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constantly carry about; which I have often used, and shall often use again. What is got by this paltry pretence of commercial principles I know not; for, if your government in America is destroyed by the repeal of taxes, it is of no consequence upon what ideas the repeal is grounded. Repeal this tax, too, upon commercial principles, if you please. These principles will serve as well now as they did formerly. But you know that either your objection to a repeal from these supposed consequences has no validity, or that this pretence never could remove it. This commercial motive never was believed by any man, either in America, which this letter is meant to soothe, or in England, which it is meant to deceive. It was impossible it should : because every man, in the least acquainted with the detail of commerce, must know that several of the articles on which the tax was repealed were fitter objects of duties than almost any other articles that could possibly be chosen, — without comparison more so than the tea that was left taxed, as infinitely less liable to be eluded by contraband. The tax upon red and white lead was of this nature. You have in this kingdom an advantage in lead that amounts to a monopoly. When you find yourself in this situation of advantage, you sometimes venture to tax even your own export. You did so soon after the last war, when, upon this principle, you ventured to impose a duty on coals. In all the articles American contraband trade, who ever heard of we smuggling of red lead and white lead? You might, therefore, well enough, without danger of contraband, and without injury to commerce, (if this were the whole consideration,) have taxed these commodities. The same may be said of glass. Besides, some of the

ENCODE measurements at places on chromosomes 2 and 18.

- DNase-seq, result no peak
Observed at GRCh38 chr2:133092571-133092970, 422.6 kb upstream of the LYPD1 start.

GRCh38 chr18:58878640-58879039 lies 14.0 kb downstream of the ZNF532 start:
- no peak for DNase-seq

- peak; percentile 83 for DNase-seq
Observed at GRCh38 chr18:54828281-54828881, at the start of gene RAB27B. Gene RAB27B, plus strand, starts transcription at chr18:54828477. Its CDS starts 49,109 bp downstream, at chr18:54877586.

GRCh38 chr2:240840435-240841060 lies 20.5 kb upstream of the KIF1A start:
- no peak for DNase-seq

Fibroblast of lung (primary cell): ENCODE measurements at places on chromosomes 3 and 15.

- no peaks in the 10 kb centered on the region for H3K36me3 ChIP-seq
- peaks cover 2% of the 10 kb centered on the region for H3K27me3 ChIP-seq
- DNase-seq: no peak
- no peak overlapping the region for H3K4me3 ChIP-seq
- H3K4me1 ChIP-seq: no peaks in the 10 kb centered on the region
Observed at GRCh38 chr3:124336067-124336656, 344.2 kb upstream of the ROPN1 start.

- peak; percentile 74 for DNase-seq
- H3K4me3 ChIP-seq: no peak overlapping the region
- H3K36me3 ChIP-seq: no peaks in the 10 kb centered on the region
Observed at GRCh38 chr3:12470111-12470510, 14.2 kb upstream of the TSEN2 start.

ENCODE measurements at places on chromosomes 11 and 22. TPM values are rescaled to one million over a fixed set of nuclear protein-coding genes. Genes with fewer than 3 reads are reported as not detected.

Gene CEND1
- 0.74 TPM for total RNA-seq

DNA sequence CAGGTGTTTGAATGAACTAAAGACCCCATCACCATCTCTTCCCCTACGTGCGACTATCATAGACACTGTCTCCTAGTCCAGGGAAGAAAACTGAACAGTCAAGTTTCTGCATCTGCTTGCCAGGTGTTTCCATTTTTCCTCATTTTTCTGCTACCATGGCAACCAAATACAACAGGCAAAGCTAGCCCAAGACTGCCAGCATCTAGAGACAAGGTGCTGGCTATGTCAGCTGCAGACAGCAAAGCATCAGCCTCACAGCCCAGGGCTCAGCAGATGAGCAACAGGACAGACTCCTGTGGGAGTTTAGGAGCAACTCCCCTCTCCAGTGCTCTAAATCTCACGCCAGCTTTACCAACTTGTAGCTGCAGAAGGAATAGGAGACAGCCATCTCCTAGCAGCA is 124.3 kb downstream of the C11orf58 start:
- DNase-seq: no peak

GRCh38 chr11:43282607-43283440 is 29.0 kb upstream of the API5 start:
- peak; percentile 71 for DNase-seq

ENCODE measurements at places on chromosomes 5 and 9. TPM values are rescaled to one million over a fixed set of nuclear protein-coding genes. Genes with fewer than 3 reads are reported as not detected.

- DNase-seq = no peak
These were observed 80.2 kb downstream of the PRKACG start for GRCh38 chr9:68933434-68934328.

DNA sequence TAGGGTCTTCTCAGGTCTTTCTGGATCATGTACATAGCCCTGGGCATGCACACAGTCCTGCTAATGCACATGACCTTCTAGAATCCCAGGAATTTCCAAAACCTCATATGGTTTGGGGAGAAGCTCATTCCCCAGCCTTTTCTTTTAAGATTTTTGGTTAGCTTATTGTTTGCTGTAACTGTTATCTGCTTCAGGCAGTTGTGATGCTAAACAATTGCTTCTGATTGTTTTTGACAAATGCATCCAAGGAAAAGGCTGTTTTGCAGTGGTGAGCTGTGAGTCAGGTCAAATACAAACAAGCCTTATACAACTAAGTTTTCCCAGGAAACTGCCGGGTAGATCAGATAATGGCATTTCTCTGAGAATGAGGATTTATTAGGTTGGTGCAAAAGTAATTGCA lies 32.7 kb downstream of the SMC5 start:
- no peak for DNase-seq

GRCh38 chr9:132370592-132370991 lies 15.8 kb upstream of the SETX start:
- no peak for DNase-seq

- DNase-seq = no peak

things taxed were so trivial, that the loss of the objects themselves, and their utter annihilation out of American commerce, would have been comparatively as nothing. But is the article of tea such an object in the trade of England, as not to be felt, or felt but slightly, like white lead, and red lead, and painters' colors ? Tea is an object of far other importance. Tea is perhaps the most important object, taking it with its necessary connections, of any in the mighty circle of our commerce.
If commercial principles had been the true motives to the repeal, or had they been at all attended to, tea would have been the last article we should have left taxed for a subject of controversy.